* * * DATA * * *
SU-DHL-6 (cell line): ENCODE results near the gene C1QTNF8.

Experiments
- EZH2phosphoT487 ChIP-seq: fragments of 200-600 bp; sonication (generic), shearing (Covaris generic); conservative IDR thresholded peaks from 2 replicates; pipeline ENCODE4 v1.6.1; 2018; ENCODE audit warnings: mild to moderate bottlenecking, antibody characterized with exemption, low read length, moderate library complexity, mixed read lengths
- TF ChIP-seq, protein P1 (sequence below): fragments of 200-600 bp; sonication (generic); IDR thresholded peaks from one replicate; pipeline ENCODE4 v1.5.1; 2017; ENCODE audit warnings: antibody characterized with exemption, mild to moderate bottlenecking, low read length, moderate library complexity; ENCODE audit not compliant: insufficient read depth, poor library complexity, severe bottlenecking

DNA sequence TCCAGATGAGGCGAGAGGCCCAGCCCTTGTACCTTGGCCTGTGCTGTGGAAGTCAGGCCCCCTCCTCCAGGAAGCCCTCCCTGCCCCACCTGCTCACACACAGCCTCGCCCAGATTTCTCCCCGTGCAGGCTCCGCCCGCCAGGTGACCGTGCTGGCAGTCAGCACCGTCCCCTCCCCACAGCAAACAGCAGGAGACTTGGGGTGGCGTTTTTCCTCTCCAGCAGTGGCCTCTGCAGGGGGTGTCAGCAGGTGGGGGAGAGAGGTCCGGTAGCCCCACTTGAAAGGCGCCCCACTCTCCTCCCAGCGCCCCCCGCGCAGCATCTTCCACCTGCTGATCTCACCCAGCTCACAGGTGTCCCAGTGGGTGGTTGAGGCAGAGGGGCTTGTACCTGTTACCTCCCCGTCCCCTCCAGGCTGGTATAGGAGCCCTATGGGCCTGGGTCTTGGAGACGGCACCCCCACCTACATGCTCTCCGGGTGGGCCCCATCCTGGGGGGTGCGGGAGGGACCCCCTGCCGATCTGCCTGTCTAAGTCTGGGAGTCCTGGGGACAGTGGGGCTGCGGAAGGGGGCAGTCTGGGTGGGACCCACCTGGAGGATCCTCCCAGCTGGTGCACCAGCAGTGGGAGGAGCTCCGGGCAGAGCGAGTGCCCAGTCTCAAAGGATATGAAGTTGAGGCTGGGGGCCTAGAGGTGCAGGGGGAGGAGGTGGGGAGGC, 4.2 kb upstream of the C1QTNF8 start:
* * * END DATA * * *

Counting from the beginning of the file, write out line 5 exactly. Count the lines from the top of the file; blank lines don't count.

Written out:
DNA sequence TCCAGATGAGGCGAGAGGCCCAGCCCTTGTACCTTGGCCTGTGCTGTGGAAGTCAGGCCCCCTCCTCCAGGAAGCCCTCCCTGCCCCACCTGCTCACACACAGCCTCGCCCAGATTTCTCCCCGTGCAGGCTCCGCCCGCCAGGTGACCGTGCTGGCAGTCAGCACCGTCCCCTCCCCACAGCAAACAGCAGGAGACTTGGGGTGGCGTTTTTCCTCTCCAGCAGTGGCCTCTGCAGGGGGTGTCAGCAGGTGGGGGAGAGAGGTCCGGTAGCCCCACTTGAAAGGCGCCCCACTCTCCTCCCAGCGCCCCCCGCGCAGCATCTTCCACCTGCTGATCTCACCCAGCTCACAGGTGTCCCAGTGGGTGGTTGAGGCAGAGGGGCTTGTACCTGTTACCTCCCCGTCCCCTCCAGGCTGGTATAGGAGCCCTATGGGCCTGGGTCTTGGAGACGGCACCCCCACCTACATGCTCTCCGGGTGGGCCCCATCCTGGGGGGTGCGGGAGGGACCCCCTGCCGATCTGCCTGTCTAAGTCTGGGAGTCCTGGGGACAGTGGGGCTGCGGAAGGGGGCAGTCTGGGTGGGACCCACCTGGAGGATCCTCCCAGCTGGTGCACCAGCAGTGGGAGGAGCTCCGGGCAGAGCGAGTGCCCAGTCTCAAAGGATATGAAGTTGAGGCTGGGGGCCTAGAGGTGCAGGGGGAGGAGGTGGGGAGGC, 4.2 kb upstream of the C1QTNF8 start: